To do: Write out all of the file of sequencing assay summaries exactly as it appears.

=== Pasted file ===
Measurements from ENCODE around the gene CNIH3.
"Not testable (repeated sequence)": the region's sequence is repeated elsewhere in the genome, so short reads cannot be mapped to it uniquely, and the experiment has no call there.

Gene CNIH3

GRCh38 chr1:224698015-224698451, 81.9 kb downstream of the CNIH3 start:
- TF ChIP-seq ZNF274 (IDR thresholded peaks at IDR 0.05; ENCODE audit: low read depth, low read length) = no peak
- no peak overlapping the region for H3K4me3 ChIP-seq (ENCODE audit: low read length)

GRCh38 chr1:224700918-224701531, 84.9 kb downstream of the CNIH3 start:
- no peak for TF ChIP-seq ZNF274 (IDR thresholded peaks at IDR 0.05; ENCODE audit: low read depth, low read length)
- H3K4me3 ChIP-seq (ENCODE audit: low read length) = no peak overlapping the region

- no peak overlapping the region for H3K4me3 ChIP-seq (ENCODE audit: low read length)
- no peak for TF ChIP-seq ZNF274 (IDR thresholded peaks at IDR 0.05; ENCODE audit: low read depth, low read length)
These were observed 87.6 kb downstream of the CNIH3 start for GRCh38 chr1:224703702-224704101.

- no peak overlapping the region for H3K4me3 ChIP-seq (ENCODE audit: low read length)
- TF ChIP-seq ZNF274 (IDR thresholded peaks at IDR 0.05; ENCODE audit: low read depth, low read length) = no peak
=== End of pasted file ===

Measurements from ENCODE around the gene CNIH3.
"Not testable (repeated sequence)": the region's sequence is repeated elsewhere in the genome, so short reads cannot be mapped to it uniquely, and the experiment has no call there.

Gene CNIH3

GRCh38 chr1:224698015-224698451, 81.9 kb downstream of the CNIH3 start:
- TF ChIP-seq ZNF274 (IDR thresholded peaks at IDR 0.05; ENCODE audit: low read depth, low read length) = no peak
- no peak overlapping the region for H3K4me3 ChIP-seq (ENCODE audit: low read length)

GRCh38 chr1:224700918-224701531, 84.9 kb downstream of the CNIH3 start:
- no peak for TF ChIP-seq ZNF274 (IDR thresholded peaks at IDR 0.05; ENCODE audit: low read depth, low read length)
- H3K4me3 ChIP-seq (ENCODE audit: low read length) = no peak overlapping the region

- no peak overlapping the region for H3K4me3 ChIP-seq (ENCODE audit: low read length)
- no peak for TF ChIP-seq ZNF274 (IDR thresholded peaks at IDR 0.05; ENCODE audit: low read depth, low read length)
These were observed 87.6 kb downstream of the CNIH3 start for GRCh38 chr1:224703702-224704101.

- no peak overlapping the region for H3K4me3 ChIP-seq (ENCODE audit: low read length)
- TF ChIP-seq ZNF274 (IDR thresholded peaks at IDR 0.05; ENCODE audit: low read depth, low read length) = no peak